CD had discussed the possibility of a closer connection between Australia and New Zealand during a glacial period, allowing certain plants to move north, and at the same time, speculated about occasional transport as a means of distribution in his letter to Hooker of 10 December [1866]. Hooker had earlier favoured the explanation of a former land-bridge but had recently conceded that occasional transport was a viable means of distribution (J. D. Hooker 1866a). In Origin, p. 399, CD had suggested that New Zealand, South America, and other southern lands shared a common flora that came from the Antarctic islands before the Glacial Period.
Mt Kinabalu (4095 m), in the state of Sabah, in the northern part of the island of Borneo, Malaysia, contains one of the most diverse assemblages of plants in the world (Beaman and Beaman 1998).
Hooker meant to write ‘returning warmth’. In Origin, pp. 378–80, CD had argued that temperate forms of vegetation had migrated towards the equator from both northern and southern hemispheres during glacial periods, then receded when temperatures became warmer again, leaving isolated remnants on mountains, as in Borneo.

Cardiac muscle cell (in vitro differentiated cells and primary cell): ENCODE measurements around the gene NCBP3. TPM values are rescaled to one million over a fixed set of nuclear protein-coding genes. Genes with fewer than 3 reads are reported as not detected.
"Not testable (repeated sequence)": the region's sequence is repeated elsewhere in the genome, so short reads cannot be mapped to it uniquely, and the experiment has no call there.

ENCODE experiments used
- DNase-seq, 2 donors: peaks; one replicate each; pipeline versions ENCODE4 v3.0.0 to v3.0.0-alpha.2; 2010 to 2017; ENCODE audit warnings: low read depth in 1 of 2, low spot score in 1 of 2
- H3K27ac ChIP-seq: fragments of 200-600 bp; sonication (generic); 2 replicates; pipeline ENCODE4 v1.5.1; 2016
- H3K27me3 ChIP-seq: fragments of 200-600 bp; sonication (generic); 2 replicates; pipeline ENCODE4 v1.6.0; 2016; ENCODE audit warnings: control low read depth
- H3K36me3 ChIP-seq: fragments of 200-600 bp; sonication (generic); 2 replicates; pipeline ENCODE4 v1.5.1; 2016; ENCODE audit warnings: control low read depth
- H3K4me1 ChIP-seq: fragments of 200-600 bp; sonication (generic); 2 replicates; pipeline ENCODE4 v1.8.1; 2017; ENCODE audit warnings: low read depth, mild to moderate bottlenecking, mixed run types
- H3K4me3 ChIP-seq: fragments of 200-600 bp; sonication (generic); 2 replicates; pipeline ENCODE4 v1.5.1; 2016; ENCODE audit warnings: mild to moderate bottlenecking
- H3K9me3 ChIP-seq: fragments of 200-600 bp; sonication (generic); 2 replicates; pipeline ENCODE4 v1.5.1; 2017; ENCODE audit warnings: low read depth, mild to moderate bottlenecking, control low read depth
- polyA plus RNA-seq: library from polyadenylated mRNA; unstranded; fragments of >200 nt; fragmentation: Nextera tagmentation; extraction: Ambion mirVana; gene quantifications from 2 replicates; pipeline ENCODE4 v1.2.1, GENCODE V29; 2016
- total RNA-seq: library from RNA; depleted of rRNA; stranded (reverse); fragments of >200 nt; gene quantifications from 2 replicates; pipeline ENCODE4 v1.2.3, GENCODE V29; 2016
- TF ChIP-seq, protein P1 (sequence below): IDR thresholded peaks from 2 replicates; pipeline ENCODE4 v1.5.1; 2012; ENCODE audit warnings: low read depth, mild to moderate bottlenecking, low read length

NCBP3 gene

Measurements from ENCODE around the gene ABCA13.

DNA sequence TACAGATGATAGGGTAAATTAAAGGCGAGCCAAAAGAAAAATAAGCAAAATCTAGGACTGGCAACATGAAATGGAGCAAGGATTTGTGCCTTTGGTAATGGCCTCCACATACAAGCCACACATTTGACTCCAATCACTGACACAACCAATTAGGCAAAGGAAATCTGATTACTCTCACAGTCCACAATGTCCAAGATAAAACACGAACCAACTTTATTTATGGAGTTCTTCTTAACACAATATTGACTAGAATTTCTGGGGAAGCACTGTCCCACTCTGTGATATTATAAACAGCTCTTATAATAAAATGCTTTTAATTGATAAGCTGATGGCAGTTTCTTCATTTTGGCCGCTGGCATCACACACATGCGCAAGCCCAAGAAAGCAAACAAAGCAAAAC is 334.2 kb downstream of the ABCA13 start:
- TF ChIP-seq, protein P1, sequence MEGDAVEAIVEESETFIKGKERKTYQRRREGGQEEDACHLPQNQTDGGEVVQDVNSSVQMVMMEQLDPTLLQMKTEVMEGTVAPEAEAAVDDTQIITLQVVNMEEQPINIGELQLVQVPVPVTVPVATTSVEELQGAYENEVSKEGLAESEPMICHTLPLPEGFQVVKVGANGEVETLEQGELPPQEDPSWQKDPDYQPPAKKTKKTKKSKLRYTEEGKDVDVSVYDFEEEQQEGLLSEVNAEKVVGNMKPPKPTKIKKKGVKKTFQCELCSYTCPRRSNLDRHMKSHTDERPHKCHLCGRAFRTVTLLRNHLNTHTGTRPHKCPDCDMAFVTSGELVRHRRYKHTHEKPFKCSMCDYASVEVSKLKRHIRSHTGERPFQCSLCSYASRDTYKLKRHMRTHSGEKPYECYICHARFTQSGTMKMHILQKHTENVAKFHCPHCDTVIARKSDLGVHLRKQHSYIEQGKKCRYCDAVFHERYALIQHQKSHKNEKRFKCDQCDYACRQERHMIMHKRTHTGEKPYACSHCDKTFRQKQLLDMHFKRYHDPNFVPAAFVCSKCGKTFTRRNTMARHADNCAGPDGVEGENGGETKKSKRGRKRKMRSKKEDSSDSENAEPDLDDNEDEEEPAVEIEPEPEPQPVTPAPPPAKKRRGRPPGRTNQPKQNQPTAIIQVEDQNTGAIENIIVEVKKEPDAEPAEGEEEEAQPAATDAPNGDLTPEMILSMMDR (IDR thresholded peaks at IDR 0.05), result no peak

Hooker refers to George Bentham. An account of Albert Charles Lewis Günther’s paper, ‘Fishes of the states of Central America’ was given in Proceedings of the Zoological Society of London (1866): 600–4. The complete monograph was later published in Transactions of the Zoological Society of London (Günther 1864–6). Günther reported that about a third of fish species were identical on either side of the Isthmus of Panama and suggested that at an earlier time the isthmus had been an island chain. He concluded that the species stayed the same even after the land-barrier separated the Atlantic and Pacific Oceans because the conditions on either side of the isthmus remained constant (see ibid., pp. 397–400).